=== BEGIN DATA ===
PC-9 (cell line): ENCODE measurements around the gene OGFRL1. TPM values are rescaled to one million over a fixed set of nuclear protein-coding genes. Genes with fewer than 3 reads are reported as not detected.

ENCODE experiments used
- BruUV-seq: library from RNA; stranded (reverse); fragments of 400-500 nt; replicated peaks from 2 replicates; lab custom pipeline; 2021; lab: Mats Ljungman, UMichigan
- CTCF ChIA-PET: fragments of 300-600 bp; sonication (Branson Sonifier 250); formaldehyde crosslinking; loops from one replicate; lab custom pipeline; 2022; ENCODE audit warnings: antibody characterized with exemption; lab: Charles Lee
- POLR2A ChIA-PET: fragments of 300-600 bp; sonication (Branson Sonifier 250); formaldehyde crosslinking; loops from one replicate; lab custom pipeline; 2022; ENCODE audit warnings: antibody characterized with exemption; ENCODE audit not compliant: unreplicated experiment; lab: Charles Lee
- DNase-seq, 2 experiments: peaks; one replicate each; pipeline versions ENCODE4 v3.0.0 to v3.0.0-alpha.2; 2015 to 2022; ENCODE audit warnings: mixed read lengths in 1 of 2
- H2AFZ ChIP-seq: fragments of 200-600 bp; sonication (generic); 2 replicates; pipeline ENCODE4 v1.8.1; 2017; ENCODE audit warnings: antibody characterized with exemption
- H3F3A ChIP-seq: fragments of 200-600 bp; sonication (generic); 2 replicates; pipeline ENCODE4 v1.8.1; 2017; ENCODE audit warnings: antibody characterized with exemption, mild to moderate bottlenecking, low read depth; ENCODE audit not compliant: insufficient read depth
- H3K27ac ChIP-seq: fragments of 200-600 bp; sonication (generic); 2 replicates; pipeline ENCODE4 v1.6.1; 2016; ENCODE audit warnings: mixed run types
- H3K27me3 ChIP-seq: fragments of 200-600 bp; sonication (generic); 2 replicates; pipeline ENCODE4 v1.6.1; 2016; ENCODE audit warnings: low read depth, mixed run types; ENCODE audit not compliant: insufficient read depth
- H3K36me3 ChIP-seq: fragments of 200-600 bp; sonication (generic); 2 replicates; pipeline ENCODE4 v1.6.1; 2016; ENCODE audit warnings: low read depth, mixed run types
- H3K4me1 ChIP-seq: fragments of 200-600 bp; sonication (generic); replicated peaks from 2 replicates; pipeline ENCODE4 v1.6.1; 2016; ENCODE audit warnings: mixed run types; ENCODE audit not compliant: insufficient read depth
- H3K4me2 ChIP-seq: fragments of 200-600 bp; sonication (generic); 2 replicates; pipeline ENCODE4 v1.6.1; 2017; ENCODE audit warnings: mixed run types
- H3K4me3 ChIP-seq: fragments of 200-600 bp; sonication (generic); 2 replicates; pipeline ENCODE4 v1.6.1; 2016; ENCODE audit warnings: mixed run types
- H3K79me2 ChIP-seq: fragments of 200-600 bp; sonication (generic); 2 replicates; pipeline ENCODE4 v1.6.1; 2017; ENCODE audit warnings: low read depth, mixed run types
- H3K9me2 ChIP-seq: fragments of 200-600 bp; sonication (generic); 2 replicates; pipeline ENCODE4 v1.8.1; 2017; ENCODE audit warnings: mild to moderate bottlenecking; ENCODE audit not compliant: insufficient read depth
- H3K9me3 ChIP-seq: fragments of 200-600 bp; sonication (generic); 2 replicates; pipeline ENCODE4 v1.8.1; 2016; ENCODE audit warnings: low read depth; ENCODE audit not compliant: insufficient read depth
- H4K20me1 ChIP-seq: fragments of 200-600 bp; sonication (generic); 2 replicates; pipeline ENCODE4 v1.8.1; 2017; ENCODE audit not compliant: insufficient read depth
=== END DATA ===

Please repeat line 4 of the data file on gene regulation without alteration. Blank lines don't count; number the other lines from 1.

- CTCF ChIA-PET: fragments of 300-600 bp; sonication (Branson Sonifier 250); formaldehyde crosslinking; loops from one replicate; lab custom pipeline; 2022; ENCODE audit warnings: antibody characterized with exemption; lab: Charles Lee